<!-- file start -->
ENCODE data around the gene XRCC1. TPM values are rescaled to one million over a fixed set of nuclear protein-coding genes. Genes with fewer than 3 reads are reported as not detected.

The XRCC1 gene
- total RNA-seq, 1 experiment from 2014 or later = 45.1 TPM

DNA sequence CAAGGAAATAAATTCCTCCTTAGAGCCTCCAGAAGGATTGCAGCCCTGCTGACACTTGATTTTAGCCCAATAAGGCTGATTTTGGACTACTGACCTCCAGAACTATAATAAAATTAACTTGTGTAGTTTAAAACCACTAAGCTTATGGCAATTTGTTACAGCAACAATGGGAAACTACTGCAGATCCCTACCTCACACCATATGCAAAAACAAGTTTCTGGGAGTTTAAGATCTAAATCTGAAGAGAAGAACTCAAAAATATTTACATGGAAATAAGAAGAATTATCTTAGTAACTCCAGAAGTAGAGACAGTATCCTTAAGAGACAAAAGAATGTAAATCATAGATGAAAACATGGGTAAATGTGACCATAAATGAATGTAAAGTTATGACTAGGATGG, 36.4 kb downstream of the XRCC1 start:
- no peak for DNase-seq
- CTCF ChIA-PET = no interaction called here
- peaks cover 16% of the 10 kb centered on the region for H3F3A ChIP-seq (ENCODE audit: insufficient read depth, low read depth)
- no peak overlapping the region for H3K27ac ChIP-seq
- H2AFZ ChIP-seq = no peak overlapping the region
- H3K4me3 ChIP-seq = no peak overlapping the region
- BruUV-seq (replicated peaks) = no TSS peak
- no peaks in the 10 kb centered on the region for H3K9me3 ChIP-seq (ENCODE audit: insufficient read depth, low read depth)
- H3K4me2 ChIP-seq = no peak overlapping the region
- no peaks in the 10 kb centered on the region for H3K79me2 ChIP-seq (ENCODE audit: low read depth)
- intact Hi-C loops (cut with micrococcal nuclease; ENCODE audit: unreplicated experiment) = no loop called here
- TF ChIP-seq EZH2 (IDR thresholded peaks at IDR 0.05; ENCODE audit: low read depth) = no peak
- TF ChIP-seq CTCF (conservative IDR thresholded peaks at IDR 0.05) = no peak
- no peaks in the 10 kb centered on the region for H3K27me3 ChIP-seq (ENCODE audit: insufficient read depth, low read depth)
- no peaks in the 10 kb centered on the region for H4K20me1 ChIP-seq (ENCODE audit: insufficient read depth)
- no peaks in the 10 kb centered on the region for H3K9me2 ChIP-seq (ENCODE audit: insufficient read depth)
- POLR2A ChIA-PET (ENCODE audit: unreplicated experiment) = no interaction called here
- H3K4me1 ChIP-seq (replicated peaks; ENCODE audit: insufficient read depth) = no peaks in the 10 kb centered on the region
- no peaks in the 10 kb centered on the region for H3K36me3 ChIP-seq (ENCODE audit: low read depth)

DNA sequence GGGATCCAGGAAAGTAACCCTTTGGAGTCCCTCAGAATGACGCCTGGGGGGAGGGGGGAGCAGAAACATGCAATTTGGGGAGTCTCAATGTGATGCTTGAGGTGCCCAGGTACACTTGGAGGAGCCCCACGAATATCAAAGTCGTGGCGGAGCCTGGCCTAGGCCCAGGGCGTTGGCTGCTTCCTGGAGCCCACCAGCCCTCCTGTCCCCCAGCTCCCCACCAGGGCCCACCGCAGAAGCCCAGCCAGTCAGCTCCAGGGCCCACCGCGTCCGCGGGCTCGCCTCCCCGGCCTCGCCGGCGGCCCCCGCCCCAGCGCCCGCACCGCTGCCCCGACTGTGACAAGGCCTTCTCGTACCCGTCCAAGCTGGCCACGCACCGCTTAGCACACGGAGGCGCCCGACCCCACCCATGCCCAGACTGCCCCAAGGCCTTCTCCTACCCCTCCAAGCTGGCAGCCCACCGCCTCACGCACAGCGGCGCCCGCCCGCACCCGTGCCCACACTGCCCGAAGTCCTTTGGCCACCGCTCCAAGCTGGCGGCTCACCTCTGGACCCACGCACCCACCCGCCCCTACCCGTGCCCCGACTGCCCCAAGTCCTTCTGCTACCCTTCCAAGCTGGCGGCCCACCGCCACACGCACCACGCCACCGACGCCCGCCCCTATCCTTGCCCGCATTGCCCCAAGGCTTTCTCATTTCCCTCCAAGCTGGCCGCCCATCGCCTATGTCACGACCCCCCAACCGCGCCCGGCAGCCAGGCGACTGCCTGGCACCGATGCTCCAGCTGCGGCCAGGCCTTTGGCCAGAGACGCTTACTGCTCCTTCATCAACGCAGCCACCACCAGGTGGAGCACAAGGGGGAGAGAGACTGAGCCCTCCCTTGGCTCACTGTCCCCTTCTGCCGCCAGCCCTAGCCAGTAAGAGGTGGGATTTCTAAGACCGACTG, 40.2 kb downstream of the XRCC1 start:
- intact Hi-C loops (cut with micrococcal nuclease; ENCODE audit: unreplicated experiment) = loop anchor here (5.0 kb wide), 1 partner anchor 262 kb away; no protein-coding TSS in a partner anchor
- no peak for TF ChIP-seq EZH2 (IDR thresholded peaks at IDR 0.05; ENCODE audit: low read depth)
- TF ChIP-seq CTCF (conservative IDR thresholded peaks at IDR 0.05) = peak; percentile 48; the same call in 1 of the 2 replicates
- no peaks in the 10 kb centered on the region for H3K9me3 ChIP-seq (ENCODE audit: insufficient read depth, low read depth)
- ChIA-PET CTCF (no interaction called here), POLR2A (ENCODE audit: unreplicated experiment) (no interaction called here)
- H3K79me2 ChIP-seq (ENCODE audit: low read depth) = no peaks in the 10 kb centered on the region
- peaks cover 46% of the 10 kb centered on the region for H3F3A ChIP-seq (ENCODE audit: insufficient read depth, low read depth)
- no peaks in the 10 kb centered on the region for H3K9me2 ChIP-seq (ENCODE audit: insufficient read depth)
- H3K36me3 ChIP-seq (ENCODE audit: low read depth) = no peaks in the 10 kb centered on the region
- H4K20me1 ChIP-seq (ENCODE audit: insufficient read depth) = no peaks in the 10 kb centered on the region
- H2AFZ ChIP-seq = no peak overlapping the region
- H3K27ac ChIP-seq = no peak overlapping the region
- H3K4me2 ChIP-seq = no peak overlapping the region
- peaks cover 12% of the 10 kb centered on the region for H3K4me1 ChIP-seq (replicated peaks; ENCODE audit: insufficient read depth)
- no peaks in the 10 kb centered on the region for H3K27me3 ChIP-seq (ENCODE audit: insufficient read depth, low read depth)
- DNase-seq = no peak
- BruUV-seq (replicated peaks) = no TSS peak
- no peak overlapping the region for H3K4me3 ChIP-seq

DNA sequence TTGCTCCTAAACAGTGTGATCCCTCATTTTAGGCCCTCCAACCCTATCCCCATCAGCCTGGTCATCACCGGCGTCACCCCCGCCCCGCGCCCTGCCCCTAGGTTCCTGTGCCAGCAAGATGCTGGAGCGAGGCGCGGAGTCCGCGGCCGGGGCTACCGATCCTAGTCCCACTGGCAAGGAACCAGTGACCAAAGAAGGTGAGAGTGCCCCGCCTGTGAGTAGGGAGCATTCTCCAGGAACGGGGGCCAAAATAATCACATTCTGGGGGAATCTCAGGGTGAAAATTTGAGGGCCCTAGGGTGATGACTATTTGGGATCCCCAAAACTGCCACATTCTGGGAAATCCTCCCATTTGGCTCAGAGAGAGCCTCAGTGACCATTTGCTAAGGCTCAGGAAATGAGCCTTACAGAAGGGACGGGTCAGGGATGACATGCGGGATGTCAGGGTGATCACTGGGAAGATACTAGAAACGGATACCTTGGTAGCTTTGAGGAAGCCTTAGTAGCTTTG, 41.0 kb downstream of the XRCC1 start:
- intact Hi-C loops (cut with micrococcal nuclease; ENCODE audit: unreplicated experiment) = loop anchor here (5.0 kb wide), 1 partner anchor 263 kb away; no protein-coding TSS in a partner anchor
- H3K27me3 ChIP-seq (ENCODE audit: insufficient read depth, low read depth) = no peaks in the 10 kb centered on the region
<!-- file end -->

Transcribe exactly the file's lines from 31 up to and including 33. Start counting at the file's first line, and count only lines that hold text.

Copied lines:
- peaks cover 46% of the 10 kb centered on the region for H3F3A ChIP-seq (ENCODE audit: insufficient read depth, low read depth)
- no peaks in the 10 kb centered on the region for H3K9me2 ChIP-seq (ENCODE audit: insufficient read depth)
- H3K36me3 ChIP-seq (ENCODE audit: low read depth) = no peaks in the 10 kb centered on the region